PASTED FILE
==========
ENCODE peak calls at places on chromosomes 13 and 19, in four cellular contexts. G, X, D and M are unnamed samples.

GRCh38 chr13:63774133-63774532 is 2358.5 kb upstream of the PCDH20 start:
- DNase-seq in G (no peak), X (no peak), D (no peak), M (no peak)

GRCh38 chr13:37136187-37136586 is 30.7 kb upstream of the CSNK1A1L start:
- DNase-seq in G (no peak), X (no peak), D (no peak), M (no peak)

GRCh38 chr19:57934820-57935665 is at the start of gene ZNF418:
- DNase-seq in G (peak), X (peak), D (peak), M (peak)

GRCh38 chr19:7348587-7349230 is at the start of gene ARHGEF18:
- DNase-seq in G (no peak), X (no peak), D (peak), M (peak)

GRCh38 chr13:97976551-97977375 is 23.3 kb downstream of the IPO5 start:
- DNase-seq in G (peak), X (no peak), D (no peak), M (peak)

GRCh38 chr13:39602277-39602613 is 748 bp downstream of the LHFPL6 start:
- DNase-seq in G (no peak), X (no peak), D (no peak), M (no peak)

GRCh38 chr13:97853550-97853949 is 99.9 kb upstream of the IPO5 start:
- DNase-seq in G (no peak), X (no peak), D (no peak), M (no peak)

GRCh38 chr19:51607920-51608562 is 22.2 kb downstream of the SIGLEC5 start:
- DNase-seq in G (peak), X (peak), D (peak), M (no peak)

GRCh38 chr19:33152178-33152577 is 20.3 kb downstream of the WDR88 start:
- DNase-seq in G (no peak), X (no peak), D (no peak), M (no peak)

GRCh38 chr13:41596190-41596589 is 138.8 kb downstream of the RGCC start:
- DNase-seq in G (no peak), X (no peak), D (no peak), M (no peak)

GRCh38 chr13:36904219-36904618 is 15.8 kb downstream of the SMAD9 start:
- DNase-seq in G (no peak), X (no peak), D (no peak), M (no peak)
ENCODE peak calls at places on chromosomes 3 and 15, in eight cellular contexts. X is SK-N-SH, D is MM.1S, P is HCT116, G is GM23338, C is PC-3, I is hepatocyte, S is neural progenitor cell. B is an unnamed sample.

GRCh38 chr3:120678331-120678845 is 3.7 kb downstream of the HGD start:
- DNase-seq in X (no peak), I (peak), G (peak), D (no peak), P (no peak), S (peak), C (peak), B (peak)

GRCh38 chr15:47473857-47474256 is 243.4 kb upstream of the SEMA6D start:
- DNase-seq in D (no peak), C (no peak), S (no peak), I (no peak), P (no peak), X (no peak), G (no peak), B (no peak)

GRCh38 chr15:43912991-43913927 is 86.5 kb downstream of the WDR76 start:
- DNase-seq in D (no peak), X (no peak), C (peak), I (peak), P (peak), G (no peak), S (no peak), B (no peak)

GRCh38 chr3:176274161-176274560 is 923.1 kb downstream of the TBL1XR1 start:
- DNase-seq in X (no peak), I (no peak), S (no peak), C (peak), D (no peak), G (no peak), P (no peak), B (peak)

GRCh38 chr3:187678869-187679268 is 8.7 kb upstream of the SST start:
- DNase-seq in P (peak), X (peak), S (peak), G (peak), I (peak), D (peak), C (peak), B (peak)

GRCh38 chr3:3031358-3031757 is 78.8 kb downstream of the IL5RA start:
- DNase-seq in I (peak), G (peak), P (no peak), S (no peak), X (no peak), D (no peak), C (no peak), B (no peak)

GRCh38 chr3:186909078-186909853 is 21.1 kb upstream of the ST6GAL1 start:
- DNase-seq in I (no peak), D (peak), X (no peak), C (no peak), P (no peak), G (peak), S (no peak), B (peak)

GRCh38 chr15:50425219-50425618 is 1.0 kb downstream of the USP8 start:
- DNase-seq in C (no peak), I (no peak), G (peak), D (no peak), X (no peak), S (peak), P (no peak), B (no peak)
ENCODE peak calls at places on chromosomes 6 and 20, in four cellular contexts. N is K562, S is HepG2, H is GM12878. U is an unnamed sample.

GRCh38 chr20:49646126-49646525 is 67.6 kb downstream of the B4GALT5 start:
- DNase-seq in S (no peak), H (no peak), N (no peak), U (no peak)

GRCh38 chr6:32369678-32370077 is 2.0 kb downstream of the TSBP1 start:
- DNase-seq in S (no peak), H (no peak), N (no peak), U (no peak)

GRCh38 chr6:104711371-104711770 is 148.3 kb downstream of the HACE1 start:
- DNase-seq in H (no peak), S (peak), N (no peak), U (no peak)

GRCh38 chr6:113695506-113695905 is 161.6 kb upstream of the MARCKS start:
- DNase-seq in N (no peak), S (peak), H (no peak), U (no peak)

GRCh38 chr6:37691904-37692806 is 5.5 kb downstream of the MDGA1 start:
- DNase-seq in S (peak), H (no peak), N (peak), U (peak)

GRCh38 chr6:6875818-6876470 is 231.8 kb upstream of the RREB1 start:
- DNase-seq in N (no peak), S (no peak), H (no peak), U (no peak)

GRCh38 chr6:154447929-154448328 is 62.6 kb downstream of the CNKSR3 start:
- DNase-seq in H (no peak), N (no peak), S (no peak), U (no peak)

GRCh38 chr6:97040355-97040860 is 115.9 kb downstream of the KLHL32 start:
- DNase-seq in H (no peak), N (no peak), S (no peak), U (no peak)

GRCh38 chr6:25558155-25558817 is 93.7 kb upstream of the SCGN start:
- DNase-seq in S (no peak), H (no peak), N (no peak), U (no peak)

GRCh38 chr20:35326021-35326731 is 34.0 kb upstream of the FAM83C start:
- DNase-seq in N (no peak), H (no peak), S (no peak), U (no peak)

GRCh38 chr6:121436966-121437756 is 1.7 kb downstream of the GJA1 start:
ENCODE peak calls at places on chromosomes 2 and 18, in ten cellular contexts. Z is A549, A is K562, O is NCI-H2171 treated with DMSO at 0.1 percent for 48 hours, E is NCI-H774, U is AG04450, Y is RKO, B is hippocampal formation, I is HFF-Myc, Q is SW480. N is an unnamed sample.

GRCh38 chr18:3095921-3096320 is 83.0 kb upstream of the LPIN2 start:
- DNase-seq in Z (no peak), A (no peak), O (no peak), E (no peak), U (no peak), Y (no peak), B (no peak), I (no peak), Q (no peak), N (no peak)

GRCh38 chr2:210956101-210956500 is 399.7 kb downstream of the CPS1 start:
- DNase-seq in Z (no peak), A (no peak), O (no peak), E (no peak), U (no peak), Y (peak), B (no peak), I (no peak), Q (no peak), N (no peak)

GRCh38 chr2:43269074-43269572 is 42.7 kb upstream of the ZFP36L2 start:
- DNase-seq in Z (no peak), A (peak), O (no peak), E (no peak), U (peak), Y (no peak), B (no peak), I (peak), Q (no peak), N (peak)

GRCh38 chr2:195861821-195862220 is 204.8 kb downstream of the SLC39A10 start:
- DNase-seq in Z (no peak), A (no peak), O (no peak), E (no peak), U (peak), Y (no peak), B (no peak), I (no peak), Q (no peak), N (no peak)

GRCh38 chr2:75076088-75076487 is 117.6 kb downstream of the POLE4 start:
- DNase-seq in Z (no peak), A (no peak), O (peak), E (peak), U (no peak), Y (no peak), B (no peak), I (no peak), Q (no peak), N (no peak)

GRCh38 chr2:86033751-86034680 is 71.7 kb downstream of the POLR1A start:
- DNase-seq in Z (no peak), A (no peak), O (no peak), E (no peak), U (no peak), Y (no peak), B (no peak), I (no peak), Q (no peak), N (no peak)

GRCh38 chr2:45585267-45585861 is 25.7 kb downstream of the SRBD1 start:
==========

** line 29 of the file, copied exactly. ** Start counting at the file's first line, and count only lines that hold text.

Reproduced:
GRCh38 chr15:43912991-43913927 is 86.5 kb downstream of the WDR76 start: